There’s a new term that you may have heard in conversations lately about technology, the Internet of Things (IoT). And you may be wondering what it means, how will it affect your life, and how will it change the way you work.
IoT refers to connecting items to the internet other than computers. Over the past few decades things like phones, speakers, refrigerators and televisions were able to be connected due to the expansion of wireless technology. IoT can also include components in an aircraft engine, a generator at a hospital, or a pellet mill at a feed manufacturer.
“Over the past two decades the cost of sensors has come down significantly,” says Pete Ensch, chief executive officer at WEM Automation. “This combined with a faster computer and network speeds enables to connect to all the critical electromechanical systems cost effectively.”
IoT became part of our lives years ago, even if we didn’t notice. Just think about the smartphone in your pocket. Now the devices and components we didn’t notice getting connected are poised to transform the way companies do business — including those in grain handling, feed manufacturing and agribusiness overall. IoT will do this by gathering vast amounts of data and turning it into something digestible by decision makers in real time.
The amount of equipment that can be “connected” to the IoT is rapidly expanding, while the sheer number and types of data that can be gathered is overwhelming. The first step IoT experts suggest is to figure out a game plan.
“Nowadays, it’s easy to start gathering gigabytes of data,” says Ensch. “The first step is to do some homework and determine what the goal is. The big question up front should be, what do you want to do with this data?”
After this initial conversation, talk with an expert on the equipment involved with the problem. They can give more information on what data can be gathered and how to accomplish the goal.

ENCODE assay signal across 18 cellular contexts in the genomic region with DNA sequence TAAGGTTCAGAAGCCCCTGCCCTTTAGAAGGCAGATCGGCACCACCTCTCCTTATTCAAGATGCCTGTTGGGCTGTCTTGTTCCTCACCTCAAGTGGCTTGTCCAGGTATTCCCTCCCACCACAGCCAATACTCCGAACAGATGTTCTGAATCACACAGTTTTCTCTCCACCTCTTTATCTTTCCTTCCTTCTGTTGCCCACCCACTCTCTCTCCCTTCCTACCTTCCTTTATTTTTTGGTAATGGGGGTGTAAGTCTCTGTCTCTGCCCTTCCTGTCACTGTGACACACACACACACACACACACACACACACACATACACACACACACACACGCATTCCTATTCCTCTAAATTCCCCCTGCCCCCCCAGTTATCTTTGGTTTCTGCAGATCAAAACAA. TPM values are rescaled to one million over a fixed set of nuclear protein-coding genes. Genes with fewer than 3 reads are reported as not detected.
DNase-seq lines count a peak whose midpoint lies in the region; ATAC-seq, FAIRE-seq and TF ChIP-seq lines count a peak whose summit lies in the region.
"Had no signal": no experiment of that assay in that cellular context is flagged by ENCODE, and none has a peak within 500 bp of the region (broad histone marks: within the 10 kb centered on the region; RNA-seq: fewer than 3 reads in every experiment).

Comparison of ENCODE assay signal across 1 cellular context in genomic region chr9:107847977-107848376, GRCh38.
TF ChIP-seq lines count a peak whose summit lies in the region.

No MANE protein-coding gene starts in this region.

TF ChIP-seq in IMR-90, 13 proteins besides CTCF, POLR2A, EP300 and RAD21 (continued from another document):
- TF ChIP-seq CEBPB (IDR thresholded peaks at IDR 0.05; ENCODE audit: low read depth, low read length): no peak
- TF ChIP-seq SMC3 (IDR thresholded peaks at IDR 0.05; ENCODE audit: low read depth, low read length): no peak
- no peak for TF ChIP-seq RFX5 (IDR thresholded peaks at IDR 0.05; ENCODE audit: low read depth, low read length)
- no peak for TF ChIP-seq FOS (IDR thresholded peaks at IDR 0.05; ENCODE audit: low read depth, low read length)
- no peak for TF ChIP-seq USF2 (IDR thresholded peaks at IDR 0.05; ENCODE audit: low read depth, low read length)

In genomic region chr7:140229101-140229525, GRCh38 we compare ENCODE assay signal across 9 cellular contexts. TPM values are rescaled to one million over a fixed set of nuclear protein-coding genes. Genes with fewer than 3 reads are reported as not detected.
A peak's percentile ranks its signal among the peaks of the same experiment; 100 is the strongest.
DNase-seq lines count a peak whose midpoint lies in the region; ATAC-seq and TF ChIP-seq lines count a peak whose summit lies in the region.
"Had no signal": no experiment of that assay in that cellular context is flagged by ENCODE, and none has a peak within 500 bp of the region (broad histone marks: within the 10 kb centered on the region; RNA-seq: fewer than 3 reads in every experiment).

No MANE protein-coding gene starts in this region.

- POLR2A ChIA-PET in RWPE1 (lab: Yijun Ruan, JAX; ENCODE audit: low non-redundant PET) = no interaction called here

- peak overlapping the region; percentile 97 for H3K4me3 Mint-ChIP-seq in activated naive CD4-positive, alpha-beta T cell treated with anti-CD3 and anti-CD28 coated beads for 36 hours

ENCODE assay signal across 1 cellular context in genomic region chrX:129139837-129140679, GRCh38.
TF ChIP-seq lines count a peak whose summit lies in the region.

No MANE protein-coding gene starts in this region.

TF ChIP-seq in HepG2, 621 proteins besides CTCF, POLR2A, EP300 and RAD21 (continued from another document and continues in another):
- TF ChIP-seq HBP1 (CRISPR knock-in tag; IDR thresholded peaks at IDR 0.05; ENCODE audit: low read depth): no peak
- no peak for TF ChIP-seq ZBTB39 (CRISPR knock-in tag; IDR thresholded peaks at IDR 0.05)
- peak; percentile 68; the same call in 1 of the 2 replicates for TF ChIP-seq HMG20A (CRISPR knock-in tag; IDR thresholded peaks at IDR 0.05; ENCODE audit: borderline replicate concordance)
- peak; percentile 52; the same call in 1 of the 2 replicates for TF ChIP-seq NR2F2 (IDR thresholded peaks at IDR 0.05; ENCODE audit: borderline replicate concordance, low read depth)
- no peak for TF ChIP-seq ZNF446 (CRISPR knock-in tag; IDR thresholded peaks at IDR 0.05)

“With grain storage, an individual farmer or commercial operation needs to decide if they want to track temperature, weather, moisture or a combination of the three,” says Dave Crompton, chief executive officer, OPIsystems Inc. “The user has to decide what the challenges are or what kind of experience they have had in the past. We can mix and match the number of cables and the number of cable sensors, based on what data needs to be gathered.”
Once the operator figures out what their issues are, what data they need, and what equipment they need to gather it, the next step will be to figure out who will be using the data and what the scope of the process will be.
“We look at facility connection at three different layers,” explains Wade Leverett, chief executive officer at Repete Corp. “At the device layer, devices are becoming smarter and moving from input/output to ethernet. At the control system layer, control systems are collecting an enormous amount of data which can be used to fuel a large set of needs. At the enterprise layer, the ability to have order takers, inventory managers, operations managers and executives be intimately aware of mill operations is now becoming very important.”
The facility should then think about how the data a device creates should be stored and what will be possible with internet access in their area.
“Data can be stored on-premise, at the enterprise level, in the cloud, or a combination,” explains Ensch. “Systems can be backed up on regular time intervals or mirrored with both hardware and software redundancies. There is no to reason ever lose data.”
Once all the above questions are answered, the equipment is installed and a facility begins collecting data. The next step becomes how to gather and comprehend it.
Find the complete article in the June/July 2019 issue of Feed & Grain.